May 11, 2022 Editorial
Kaieteur News – Our workers are in a bind, and when they are in such a state that ripples across the nation. When our workers in many crucial segments in this society are so weighed down, this then spreads into families, then communities, and in the span of time and reach, the whole country. This had to do with their representation, with how fractured are the trade union bodies in this country. This is what contributes to them being uncertain as to how they stand and, hence, lacking the muscular presence that is needed to better their lot. The source of the uneven stance of Guyanese workers can be traced to our politics.
This is what should hit home from our article titled, “Political environment biggest threat to workers’ solidarity –‘union leaders should be demonstrating unity and strength to politicians’ -Chris Ram” -KN May 8). The evidence is there, for we have two union umbrellas spearheading the struggle for betterment for our working people. One group is widely seen as being friendly to the PPP/C Government, while the other is held to be close to the APNU Opposition. Our position is simple, should have some substance, because it is all about commonsense. It is that when trade unions, through their leadership, align too closely with local political leaders, it is the equivalent of the kiss of death, beyond rescuing.
Because when the trade union-political connection is this close, it has transformed into the dangerous. That is, what is dangerous for workers, in that their best interests could be jeopardised on the altar of political loyalty. To repeat the obvious, this is a great disservice to the workers of Guyana, regardless of which union lays rightful claim to their membership. It is also dangerous because this political loyalty, real or perceived, for one side or the other, serves as an obstacle to what could be best for workers. What is best right now for the workers of Guyana is that they are united via union membership under one umbrella.
When there are two union umbrellas, sometimes at odds with each other, then the workers are weaker. The strength that is needed, that which comes from one solidified and unified workers’ body, is just not there. Political leaders can play them against one another, use them for their own narrow priorities, and defeat the visions of our workers, which are filled with dreams that are likely to go unfulfilled. It goes back to that old saying, which is more of the commonsensical than scriptural, that ‘a house divided against itself will fall.’ It is sure to fall because it is only getting by in a limping, one-foot, fashion. This is where our workers and their unions are, and we invite thoughtful Guyanese to examine for themselves the self-destructive nature of such circumstances.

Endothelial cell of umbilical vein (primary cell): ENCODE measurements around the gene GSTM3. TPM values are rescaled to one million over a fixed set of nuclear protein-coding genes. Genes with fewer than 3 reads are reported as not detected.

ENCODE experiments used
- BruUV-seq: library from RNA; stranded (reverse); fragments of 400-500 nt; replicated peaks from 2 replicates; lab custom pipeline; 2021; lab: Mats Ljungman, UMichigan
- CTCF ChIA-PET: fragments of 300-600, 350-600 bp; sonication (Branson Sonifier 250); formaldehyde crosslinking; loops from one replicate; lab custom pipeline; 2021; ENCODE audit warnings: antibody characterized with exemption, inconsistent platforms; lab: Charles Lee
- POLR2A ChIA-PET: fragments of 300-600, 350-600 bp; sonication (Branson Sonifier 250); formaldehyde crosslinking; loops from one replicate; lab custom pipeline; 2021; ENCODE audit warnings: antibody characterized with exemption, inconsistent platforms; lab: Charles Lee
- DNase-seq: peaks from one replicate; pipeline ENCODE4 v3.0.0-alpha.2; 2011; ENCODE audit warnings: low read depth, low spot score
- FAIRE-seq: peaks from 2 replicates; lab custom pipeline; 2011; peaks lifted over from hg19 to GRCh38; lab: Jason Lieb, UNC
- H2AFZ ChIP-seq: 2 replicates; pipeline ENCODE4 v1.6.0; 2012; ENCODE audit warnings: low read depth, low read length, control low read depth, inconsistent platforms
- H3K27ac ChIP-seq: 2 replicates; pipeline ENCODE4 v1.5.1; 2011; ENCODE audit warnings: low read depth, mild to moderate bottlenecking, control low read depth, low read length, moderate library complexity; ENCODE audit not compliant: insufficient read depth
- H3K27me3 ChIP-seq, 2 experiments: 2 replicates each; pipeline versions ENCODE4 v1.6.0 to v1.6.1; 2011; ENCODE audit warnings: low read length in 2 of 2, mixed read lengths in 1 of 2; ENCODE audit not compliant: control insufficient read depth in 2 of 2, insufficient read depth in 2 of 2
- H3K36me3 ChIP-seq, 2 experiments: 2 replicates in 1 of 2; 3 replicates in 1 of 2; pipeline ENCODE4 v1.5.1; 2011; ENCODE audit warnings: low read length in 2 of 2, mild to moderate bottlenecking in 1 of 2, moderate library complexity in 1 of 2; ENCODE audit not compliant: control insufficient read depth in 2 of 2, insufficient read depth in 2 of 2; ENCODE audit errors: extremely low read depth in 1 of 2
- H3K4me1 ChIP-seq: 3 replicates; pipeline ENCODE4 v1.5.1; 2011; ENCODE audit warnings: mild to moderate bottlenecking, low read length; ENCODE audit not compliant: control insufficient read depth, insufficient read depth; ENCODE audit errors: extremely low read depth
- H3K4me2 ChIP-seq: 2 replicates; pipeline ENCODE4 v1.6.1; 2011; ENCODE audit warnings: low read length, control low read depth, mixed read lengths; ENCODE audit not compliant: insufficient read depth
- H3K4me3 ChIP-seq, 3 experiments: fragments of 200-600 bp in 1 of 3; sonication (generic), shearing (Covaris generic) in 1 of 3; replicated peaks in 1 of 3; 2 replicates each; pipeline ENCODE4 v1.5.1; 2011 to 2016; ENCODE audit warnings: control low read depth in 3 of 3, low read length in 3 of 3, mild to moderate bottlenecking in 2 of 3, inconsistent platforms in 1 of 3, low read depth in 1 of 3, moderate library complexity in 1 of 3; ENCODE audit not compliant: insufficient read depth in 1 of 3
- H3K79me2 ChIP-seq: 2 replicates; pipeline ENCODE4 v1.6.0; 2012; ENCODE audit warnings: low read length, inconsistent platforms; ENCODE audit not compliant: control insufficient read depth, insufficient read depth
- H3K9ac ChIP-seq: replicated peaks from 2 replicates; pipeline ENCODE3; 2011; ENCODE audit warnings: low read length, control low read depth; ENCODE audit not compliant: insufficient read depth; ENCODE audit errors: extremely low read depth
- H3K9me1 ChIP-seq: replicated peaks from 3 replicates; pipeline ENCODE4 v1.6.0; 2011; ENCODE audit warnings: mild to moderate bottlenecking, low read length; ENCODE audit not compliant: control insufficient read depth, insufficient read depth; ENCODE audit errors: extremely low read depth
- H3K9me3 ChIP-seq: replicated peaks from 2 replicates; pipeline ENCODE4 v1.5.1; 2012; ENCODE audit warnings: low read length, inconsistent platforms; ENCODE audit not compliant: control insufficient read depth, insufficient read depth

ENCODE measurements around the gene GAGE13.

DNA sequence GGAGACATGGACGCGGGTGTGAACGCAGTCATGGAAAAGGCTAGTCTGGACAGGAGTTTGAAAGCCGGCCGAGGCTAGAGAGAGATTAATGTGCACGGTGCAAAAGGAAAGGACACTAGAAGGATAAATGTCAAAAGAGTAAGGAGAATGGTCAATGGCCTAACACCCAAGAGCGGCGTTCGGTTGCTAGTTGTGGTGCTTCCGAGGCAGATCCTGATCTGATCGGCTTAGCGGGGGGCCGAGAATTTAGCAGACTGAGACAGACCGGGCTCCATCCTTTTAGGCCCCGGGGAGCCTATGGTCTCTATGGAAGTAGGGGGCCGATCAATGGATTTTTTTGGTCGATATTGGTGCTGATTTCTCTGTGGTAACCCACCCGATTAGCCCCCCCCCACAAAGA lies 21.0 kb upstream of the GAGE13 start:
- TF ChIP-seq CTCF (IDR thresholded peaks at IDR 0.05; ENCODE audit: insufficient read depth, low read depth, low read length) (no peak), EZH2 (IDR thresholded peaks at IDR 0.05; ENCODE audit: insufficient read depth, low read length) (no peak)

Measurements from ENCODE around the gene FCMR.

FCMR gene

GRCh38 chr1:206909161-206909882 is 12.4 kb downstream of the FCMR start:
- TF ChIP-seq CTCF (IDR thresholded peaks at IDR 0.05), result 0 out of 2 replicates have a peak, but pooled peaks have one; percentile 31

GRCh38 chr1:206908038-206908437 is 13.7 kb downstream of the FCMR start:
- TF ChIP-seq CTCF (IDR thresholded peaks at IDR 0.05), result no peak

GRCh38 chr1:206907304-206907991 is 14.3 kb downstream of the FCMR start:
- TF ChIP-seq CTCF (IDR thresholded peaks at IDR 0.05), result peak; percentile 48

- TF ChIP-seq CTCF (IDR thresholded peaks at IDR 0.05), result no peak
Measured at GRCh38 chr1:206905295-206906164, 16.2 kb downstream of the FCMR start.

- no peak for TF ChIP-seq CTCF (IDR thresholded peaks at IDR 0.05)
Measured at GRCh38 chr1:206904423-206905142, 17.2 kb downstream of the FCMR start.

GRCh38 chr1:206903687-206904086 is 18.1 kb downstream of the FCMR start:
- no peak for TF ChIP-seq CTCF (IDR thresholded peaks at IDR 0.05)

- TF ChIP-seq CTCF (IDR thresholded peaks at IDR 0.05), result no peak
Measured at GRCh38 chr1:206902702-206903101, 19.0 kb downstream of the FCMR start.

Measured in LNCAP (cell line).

While local political leaders making hay with union division, and their consequential lack of a broad-based foundation for united and determined action, our workers end up losing, and always come up short. They are dependent on the charity of, what is convenient to, our politicians, who hold them hostage, and use them without letup. There it is as plain as day, and our unions seem helpless, or too committed to their respective courses of association, to do anything about what wrongs their constituents, what perpetuates their woes, what renders their voice all but meaningless, and reduces them to flailing futilely in the wind.
Commentator Chris Ram offered some words of wisdom: “if persons at the top level are compromised, there is little chance for those at the lower level.” There is the perception, if not fear, in this society that politics has infiltrated every layer and area of this country, and trade unions are no exception. Mr. Ram’s concern was that when some money, most likely a fraction of the oil money generating so much anxiety in this society, touches the little people, then “people will become unconcerned about the abstract issues, like good governance.” The PPP/C Government knows that, and that is why it is in its interests for unions to be divided. Thus, they will lack the strength to take a unified and forceful stance on what matters, workers’ rights, benefits, welfare.
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